Friday the 13th Part VIII: Jason Takes Manhattan - Jason, resting once again at the bottom of Camp Crystal Lake, is resurrected when some horny teenagers accidentally trip an electrical wire with their boat anchor (okay, they were definitely stretching at this point). Reanimated once again and feeling frisky, he hitches a ride on a cruise ship bound for Manhattan with a group of high school students on their senior trip. Late 80's shenanigans ensue. People bash this film for taking place mostly on the boat (certainly calling it "Jason Takes Manhattan" is a bit of a stretch), but I have a soft spot for it nonetheless.

Late 80's fashion was in full effect here, and the boat makes for a nice change of scenery from the woods. Highlights include a nice breast shot in the beginning (of the itty bitty variety), the crazy cook who looks just like my uncle Paul, and those few moments when we actually do get to see Jason roaming around the Big Apple. (oh, can't forget the part where Jason punches a dude's head off) Unfortunately, a botched ending and Jason's strange ability to suddenly teleport (WTF?) makes this one hard for even me to love. That said, if you've come this far with me you might as well give into it. Resistance is futile.

FUN FACT: The original poster art showed Jason tearing through a poster for New York's famous "I Love New York" tourism campaign. The design was changed after the state threatened to sue. The original posters are still available on Ebay, but they don't come cheap!

Jason Goes to Hell (1991) - New Line's first entry after buying the series from Paramount is a departure in both style and tone from the previous sequels. Authorities surround Jason in the woods at night and blow him to smithereens, then send the parts off to the coroner. Seemingly taken over by something, the coroner eats Jason's heart and becomes inhabited by his soul. He then jumps from body to body while murdering Crystal Lake residents left and right.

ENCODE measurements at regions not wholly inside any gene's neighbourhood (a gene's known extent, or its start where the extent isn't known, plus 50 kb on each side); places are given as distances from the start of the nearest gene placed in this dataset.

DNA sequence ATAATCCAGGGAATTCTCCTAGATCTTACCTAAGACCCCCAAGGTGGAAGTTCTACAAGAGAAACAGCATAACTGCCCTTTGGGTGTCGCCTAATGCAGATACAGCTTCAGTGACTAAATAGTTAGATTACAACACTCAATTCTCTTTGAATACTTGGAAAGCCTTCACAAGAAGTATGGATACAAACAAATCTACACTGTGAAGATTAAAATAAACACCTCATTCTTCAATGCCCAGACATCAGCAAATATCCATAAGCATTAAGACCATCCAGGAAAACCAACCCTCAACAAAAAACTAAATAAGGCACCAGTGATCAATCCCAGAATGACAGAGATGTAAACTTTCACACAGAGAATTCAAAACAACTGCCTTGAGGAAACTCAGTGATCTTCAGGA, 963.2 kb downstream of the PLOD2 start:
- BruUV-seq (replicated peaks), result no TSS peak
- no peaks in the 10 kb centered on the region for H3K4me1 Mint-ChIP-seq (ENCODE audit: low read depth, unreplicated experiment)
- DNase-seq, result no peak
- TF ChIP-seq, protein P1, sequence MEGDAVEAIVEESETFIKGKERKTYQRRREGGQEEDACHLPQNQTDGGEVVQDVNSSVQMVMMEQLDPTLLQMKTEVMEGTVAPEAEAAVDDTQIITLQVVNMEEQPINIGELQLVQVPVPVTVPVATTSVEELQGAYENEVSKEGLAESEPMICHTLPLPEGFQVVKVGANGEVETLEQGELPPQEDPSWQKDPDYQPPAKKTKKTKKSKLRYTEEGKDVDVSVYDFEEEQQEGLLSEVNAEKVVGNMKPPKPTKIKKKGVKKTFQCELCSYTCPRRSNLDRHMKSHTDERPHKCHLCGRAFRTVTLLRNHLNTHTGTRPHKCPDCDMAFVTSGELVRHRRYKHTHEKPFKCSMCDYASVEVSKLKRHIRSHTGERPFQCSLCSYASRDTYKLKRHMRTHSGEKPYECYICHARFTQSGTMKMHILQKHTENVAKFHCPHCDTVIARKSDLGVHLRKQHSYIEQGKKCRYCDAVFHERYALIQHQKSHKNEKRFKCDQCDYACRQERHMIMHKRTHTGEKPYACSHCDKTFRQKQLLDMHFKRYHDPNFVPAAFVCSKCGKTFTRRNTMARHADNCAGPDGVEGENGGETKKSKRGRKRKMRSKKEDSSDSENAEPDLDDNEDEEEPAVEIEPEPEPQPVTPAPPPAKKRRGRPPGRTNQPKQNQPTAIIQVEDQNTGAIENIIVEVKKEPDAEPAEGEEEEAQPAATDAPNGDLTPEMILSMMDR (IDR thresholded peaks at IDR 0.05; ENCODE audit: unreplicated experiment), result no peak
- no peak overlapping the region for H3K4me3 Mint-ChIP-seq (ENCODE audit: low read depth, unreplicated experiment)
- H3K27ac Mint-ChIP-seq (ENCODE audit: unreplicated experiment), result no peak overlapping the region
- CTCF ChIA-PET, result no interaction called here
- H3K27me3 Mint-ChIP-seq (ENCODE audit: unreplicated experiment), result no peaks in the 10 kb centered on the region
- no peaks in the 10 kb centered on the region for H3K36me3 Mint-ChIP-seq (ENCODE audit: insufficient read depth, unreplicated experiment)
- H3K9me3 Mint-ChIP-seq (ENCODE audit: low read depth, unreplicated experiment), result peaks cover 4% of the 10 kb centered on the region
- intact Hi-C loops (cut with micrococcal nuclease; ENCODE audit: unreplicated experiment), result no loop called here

It turns out that Jason has relatives, and the only way for him to be killed is with a mystical dagger. The new elements of the story seemed forced, but they still manage to keep the old Friday spirit. The unrated version in particular, sports some fantastic gore moments that aren't to be missed. Highlights include the opening scene, the tent pole scene, Steven Willaims hard as nails bounty hunter Creighton Duke, and the fanboy pleasing appearance of Freddy's glove at the end pulling Jason's mask down into the dirt.

FUN FACT(s): New Line bought rights to make sequels to the series, but not to use the "Friday the 13th" name, which is why both of their films did not use the original title.

Also, early test screenings yielded complaints that there weren't enough sex and/or teenagers in the film, so the campfire scene was subsequently shot. It was then crammed into the film in the 2nd act in order to squeeze in a gratuitous nude scene. Hey, no complaints here!

I'm going skip the rest for now because well, this has already ran longer than I planned and I'm pretty tired. The funny thing is, I could have just as easily typed "I like them all" and gotten the same point across. But then again, what's the fun in that! Stay tuned for more capsule reviews in the near future.

Eric N

Co-Founder / Editor-in-Chief / Podcast Host

Eric is the mad scientist behind the BGH podcast. He enjoys retro games, tiny dogs, eating fiber and anything whimsical.